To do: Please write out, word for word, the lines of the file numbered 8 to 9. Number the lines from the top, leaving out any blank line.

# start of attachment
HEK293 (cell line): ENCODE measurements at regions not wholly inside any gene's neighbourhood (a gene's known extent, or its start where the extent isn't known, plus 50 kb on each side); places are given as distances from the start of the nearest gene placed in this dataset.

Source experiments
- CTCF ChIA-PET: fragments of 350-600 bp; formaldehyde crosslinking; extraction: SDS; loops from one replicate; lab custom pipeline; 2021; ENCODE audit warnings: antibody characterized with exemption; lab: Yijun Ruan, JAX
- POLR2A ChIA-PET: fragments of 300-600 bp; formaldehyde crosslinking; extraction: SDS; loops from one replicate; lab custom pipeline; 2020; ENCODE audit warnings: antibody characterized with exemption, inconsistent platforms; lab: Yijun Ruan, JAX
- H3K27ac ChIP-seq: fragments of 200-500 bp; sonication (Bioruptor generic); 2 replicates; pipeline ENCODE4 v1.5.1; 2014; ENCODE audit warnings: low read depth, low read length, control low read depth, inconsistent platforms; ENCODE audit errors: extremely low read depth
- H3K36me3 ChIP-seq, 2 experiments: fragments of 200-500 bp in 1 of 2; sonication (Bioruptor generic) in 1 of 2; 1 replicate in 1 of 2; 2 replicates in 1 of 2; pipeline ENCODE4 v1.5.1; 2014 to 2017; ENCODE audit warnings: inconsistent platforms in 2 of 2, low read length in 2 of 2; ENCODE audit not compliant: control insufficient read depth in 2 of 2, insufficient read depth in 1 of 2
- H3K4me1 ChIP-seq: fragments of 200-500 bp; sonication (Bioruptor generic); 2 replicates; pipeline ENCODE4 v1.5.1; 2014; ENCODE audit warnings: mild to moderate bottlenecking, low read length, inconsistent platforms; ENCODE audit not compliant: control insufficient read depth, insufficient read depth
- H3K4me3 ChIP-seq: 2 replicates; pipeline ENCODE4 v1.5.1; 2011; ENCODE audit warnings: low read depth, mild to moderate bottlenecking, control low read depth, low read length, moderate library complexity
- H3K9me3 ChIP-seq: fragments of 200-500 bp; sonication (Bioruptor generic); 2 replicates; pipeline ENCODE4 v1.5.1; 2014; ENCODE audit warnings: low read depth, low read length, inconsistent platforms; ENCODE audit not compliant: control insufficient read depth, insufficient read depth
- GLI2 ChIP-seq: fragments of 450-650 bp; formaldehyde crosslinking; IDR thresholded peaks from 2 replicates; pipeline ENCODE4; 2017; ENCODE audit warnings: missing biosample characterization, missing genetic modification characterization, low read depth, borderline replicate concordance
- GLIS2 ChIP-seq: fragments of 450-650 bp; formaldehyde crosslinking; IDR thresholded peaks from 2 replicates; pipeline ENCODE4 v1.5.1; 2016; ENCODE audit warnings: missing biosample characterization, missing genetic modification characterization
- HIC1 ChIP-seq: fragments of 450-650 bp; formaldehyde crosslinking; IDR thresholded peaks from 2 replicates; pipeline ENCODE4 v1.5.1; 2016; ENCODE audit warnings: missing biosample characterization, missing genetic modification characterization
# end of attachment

- H3K4me3 ChIP-seq: 2 replicates; pipeline ENCODE4 v1.5.1; 2011; ENCODE audit warnings: low read depth, mild to moderate bottlenecking, control low read depth, low read length, moderate library complexity
- H3K9me3 ChIP-seq: fragments of 200-500 bp; sonication (Bioruptor generic); 2 replicates; pipeline ENCODE4 v1.5.1; 2014; ENCODE audit warnings: low read depth, low read length, inconsistent platforms; ENCODE audit not compliant: control insufficient read depth, insufficient read depth